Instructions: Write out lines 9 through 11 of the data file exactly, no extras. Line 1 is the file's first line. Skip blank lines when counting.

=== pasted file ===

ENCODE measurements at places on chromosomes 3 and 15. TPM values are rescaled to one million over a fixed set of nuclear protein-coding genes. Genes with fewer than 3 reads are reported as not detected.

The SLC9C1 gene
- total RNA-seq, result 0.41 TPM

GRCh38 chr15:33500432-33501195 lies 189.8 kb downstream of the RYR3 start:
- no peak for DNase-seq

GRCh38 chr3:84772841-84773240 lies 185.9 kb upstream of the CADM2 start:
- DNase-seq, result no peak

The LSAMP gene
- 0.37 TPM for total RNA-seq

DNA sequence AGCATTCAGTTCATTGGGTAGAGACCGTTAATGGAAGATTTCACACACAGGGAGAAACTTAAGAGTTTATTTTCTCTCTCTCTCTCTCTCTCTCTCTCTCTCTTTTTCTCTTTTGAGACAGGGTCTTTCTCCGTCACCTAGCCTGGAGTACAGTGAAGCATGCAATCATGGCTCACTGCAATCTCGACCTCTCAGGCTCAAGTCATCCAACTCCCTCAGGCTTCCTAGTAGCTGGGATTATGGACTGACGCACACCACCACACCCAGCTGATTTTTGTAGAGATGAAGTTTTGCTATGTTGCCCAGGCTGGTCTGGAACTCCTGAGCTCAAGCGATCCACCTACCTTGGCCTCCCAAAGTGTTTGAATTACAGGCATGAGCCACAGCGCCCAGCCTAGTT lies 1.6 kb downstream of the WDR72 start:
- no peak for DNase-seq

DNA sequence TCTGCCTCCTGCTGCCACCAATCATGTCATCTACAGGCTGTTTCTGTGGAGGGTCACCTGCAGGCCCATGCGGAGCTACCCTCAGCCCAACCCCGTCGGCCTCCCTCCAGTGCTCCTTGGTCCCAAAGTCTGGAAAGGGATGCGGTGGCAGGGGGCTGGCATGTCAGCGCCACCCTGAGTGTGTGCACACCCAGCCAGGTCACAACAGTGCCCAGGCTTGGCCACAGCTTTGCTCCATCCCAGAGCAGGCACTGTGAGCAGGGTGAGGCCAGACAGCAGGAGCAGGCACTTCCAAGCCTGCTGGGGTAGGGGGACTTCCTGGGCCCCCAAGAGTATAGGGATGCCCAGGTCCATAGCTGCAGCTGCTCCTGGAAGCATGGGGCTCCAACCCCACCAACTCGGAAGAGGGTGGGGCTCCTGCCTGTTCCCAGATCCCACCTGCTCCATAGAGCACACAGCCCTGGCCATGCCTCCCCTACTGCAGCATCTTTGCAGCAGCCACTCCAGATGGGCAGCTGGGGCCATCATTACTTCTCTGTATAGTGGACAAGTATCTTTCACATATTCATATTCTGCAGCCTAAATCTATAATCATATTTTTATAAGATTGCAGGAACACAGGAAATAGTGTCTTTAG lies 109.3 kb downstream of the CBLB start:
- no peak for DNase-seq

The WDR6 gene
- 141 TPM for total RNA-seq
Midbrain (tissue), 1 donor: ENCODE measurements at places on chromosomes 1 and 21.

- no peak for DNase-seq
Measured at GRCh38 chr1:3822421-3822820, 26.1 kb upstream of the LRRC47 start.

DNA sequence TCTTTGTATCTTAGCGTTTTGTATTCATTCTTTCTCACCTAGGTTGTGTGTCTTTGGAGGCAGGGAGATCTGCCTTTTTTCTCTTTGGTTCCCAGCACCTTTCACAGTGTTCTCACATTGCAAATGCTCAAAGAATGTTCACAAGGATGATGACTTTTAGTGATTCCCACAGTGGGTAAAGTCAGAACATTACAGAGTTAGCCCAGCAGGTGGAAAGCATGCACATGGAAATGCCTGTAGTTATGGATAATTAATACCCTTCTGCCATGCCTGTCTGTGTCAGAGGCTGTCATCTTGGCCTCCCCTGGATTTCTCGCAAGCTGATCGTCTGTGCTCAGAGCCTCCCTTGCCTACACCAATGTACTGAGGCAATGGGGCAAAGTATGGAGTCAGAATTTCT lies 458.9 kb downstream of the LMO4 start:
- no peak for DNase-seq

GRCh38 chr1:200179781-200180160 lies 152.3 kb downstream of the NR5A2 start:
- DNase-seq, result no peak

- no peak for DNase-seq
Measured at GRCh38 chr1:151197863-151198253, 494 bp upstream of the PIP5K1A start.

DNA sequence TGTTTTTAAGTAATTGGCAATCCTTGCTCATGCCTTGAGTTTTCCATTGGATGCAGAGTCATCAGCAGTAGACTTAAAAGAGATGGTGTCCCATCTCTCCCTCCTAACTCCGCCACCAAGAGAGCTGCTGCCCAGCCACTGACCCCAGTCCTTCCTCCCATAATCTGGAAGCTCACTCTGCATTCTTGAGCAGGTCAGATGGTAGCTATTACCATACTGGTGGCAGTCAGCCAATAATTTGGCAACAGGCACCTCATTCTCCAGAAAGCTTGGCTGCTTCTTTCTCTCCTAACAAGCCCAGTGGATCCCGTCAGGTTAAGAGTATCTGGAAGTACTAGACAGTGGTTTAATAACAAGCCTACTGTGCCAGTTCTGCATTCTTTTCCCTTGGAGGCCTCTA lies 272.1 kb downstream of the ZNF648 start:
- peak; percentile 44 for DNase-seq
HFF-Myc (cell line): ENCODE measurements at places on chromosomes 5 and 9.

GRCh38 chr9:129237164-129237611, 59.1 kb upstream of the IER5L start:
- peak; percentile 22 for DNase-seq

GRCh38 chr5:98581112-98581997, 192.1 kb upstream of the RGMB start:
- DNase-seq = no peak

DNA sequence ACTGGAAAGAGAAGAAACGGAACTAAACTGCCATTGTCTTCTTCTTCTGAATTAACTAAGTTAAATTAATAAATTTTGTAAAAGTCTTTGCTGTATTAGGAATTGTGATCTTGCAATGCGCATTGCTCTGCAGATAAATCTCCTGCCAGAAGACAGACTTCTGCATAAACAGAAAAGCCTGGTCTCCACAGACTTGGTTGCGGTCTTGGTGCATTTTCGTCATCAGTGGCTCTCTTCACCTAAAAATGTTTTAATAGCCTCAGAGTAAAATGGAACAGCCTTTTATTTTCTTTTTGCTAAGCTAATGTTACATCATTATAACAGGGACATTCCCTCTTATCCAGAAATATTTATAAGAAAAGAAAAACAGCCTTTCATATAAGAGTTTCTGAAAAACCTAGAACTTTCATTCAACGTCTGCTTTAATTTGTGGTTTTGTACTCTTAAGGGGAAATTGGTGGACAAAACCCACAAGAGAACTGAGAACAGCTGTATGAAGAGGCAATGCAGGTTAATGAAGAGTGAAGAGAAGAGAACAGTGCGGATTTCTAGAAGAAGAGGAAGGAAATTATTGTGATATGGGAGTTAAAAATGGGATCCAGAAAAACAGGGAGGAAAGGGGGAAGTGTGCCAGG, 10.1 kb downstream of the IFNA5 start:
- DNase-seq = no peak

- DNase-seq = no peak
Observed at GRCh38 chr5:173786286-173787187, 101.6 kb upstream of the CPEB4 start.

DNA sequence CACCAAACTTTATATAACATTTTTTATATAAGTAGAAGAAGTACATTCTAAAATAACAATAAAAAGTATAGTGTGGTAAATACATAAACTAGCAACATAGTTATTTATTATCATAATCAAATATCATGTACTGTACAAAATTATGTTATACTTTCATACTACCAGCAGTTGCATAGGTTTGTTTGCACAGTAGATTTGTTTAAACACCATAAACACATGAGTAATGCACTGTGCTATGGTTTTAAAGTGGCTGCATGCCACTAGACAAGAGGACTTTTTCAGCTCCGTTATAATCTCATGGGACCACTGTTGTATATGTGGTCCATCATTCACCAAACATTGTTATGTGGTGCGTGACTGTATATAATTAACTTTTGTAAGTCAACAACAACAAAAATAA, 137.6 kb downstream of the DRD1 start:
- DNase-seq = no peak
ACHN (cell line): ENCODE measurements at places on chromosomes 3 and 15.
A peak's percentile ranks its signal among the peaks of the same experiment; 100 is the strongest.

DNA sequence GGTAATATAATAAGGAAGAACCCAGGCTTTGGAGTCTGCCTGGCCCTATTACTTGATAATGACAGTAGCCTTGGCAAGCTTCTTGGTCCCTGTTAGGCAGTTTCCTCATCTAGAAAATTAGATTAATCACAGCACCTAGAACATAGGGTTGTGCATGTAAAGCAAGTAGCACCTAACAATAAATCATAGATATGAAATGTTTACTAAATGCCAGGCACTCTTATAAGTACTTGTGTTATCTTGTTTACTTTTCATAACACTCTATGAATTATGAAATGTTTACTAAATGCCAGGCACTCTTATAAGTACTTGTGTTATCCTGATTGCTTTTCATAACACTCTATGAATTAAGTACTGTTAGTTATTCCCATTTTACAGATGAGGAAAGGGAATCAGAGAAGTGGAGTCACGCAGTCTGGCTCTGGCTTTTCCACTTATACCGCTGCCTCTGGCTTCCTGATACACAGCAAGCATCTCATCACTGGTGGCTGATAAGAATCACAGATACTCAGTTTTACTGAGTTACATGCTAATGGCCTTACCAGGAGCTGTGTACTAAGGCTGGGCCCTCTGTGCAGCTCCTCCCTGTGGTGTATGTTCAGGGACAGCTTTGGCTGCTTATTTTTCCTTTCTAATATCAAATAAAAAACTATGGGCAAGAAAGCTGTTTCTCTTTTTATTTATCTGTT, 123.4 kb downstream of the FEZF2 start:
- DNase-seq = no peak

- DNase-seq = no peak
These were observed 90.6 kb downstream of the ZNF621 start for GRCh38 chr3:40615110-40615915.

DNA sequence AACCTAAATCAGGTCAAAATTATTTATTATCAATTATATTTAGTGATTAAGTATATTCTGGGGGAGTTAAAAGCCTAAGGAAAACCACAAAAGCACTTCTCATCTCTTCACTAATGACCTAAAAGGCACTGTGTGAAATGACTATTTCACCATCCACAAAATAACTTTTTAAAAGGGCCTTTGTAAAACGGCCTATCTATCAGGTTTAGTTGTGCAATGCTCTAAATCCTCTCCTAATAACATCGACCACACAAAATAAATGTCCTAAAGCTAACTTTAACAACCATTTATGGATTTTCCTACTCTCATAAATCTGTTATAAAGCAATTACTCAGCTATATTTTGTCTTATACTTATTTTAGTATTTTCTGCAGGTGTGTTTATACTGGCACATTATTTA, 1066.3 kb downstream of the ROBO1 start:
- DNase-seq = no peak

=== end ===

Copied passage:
- 0.37 TPM for total RNA-seq

DNA sequence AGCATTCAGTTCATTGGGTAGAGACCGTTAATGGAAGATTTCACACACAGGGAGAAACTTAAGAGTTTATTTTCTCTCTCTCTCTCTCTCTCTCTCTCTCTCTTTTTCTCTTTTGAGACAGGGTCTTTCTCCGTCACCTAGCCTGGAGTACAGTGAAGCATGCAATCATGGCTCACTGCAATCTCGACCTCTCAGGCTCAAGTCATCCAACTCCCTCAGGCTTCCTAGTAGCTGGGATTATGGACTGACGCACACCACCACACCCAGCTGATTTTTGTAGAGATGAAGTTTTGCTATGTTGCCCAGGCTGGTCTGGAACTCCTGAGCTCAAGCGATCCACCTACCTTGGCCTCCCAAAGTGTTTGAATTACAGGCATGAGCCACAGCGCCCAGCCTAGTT lies 1.6 kb downstream of the WDR72 start:
- no peak for DNase-seq